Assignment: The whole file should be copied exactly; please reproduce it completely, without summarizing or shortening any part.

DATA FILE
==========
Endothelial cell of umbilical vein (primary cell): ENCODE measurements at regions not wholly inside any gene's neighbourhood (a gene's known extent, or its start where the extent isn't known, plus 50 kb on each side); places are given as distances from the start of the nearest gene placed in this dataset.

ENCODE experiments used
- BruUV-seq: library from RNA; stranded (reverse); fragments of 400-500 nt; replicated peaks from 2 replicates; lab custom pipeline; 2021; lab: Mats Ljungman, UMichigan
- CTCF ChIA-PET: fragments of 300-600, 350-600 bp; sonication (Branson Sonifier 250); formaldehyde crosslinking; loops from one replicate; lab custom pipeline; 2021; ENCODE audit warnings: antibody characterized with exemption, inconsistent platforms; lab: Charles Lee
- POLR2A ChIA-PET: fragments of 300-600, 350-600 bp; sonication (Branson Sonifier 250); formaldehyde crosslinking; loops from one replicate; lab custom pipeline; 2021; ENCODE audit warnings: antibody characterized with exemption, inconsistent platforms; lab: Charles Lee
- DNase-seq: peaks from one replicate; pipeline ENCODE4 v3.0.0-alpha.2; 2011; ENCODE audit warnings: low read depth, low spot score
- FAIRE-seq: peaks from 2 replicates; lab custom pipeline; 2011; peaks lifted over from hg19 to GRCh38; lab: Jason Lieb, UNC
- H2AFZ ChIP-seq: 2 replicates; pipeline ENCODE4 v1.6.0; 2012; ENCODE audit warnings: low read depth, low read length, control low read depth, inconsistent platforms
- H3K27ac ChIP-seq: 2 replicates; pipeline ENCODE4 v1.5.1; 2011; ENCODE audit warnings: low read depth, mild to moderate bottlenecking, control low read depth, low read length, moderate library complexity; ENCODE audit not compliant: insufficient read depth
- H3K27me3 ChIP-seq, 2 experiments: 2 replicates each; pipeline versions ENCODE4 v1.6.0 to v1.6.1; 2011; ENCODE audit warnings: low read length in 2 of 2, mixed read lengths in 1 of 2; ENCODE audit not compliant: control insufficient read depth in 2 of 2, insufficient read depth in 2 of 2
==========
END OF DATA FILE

Endothelial cell of umbilical vein (primary cell): ENCODE measurements at regions not wholly inside any gene's neighbourhood (a gene's known extent, or its start where the extent isn't known, plus 50 kb on each side); places are given as distances from the start of the nearest gene placed in this dataset.

ENCODE experiments used
- BruUV-seq: library from RNA; stranded (reverse); fragments of 400-500 nt; replicated peaks from 2 replicates; lab custom pipeline; 2021; lab: Mats Ljungman, UMichigan
- CTCF ChIA-PET: fragments of 300-600, 350-600 bp; sonication (Branson Sonifier 250); formaldehyde crosslinking; loops from one replicate; lab custom pipeline; 2021; ENCODE audit warnings: antibody characterized with exemption, inconsistent platforms; lab: Charles Lee
- POLR2A ChIA-PET: fragments of 300-600, 350-600 bp; sonication (Branson Sonifier 250); formaldehyde crosslinking; loops from one replicate; lab custom pipeline; 2021; ENCODE audit warnings: antibody characterized with exemption, inconsistent platforms; lab: Charles Lee
- DNase-seq: peaks from one replicate; pipeline ENCODE4 v3.0.0-alpha.2; 2011; ENCODE audit warnings: low read depth, low spot score
- FAIRE-seq: peaks from 2 replicates; lab custom pipeline; 2011; peaks lifted over from hg19 to GRCh38; lab: Jason Lieb, UNC
- H2AFZ ChIP-seq: 2 replicates; pipeline ENCODE4 v1.6.0; 2012; ENCODE audit warnings: low read depth, low read length, control low read depth, inconsistent platforms
- H3K27ac ChIP-seq: 2 replicates; pipeline ENCODE4 v1.5.1; 2011; ENCODE audit warnings: low read depth, mild to moderate bottlenecking, control low read depth, low read length, moderate library complexity; ENCODE audit not compliant: insufficient read depth
- H3K27me3 ChIP-seq, 2 experiments: 2 replicates each; pipeline versions ENCODE4 v1.6.0 to v1.6.1; 2011; ENCODE audit warnings: low read length in 2 of 2, mixed read lengths in 1 of 2; ENCODE audit not compliant: control insufficient read depth in 2 of 2, insufficient read depth in 2 of 2